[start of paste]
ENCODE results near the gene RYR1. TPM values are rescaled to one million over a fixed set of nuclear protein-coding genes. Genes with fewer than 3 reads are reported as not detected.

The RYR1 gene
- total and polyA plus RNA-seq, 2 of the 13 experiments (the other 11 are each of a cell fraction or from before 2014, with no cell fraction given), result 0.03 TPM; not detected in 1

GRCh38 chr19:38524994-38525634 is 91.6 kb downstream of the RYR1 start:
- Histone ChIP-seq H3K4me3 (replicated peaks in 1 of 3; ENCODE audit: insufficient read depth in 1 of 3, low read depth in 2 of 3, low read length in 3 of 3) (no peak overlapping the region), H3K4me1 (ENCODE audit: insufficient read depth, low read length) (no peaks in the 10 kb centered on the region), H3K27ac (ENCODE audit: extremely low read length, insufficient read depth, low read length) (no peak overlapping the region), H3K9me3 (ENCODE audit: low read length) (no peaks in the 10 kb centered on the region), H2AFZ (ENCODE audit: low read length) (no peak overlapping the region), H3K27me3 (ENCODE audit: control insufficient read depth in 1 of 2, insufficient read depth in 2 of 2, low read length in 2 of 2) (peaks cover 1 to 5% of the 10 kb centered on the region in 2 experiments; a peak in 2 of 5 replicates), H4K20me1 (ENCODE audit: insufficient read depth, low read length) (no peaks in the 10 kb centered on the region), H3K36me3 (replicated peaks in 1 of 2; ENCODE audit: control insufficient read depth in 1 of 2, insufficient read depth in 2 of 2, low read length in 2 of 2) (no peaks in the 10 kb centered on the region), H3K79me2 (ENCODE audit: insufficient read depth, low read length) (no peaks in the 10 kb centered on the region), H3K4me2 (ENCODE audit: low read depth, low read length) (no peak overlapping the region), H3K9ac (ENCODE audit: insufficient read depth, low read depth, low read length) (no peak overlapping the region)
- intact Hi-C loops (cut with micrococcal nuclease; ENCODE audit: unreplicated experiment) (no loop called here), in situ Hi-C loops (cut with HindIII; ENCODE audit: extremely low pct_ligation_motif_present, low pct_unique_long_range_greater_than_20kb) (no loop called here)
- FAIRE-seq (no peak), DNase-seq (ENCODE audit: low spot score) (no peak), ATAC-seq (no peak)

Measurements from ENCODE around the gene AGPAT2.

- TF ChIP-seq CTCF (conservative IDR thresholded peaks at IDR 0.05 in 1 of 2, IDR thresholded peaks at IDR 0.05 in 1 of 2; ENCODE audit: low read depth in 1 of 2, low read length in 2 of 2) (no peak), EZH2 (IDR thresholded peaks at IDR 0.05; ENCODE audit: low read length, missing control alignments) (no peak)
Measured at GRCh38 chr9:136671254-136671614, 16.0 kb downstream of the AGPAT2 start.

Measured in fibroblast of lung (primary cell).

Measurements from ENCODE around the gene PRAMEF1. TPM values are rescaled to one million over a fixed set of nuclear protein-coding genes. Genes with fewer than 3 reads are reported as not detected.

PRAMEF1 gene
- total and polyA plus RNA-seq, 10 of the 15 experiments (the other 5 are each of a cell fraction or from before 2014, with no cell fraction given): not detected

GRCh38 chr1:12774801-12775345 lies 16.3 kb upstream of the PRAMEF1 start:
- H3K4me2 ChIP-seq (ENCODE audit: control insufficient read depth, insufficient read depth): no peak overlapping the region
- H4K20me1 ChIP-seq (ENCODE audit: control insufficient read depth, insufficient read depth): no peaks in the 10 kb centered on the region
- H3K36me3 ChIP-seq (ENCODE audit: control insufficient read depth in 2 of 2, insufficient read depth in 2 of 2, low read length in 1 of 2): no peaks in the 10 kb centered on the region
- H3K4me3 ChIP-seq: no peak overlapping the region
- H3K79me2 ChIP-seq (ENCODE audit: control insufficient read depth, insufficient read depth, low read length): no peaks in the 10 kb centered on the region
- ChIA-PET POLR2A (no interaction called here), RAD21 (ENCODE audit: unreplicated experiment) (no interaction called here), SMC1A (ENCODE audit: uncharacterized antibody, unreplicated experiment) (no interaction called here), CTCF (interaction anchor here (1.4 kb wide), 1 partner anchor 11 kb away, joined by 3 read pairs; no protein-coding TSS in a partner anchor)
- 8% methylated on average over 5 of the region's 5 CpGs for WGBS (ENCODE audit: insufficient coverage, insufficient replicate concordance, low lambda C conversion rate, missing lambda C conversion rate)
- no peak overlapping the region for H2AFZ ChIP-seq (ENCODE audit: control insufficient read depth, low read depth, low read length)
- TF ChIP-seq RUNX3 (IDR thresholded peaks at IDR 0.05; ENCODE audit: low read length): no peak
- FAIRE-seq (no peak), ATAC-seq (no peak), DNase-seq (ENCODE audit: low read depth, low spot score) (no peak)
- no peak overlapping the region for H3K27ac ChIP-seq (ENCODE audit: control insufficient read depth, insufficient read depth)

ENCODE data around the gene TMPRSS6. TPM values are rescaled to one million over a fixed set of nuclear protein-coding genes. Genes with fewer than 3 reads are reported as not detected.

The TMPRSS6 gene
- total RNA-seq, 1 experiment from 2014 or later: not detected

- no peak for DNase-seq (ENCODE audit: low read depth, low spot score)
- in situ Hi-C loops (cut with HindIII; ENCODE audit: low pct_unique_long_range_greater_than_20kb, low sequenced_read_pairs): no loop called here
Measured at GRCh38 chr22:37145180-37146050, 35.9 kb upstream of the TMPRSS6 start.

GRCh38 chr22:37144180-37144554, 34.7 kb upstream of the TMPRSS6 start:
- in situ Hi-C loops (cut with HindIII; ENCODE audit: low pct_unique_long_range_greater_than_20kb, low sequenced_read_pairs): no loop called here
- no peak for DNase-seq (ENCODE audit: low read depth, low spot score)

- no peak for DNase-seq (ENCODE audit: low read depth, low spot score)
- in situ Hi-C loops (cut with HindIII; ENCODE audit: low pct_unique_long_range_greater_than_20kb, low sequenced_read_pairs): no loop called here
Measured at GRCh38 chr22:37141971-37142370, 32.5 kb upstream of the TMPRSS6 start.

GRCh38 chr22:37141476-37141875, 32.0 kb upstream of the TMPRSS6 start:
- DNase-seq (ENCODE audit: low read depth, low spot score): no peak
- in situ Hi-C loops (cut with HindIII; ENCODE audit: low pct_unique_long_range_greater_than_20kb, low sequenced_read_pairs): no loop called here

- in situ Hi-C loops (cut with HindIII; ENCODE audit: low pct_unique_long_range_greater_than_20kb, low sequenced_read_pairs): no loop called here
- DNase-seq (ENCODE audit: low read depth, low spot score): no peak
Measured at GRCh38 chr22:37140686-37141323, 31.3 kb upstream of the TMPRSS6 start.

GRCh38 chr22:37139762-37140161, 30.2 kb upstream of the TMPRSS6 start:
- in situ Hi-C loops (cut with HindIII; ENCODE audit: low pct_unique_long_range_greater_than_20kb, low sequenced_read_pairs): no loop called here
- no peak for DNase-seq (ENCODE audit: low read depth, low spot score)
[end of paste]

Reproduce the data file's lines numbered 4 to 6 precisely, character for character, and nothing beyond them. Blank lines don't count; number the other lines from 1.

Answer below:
GRCh38 chr19:38524994-38525634 is 91.6 kb downstream of the RYR1 start:
- Histone ChIP-seq H3K4me3 (replicated peaks in 1 of 3; ENCODE audit: insufficient read depth in 1 of 3, low read depth in 2 of 3, low read length in 3 of 3) (no peak overlapping the region), H3K4me1 (ENCODE audit: insufficient read depth, low read length) (no peaks in the 10 kb centered on the region), H3K27ac (ENCODE audit: extremely low read length, insufficient read depth, low read length) (no peak overlapping the region), H3K9me3 (ENCODE audit: low read length) (no peaks in the 10 kb centered on the region), H2AFZ (ENCODE audit: low read length) (no peak overlapping the region), H3K27me3 (ENCODE audit: control insufficient read depth in 1 of 2, insufficient read depth in 2 of 2, low read length in 2 of 2) (peaks cover 1 to 5% of the 10 kb centered on the region in 2 experiments; a peak in 2 of 5 replicates), H4K20me1 (ENCODE audit: insufficient read depth, low read length) (no peaks in the 10 kb centered on the region), H3K36me3 (replicated peaks in 1 of 2; ENCODE audit: control insufficient read depth in 1 of 2, insufficient read depth in 2 of 2, low read length in 2 of 2) (no peaks in the 10 kb centered on the region), H3K79me2 (ENCODE audit: insufficient read depth, low read length) (no peaks in the 10 kb centered on the region), H3K4me2 (ENCODE audit: low read depth, low read length) (no peak overlapping the region), H3K9ac (ENCODE audit: insufficient read depth, low read depth, low read length) (no peak overlapping the region)
- intact Hi-C loops (cut with micrococcal nuclease; ENCODE audit: unreplicated experiment) (no loop called here), in situ Hi-C loops (cut with HindIII; ENCODE audit: extremely low pct_ligation_motif_present, low pct_unique_long_range_greater_than_20kb) (no loop called here)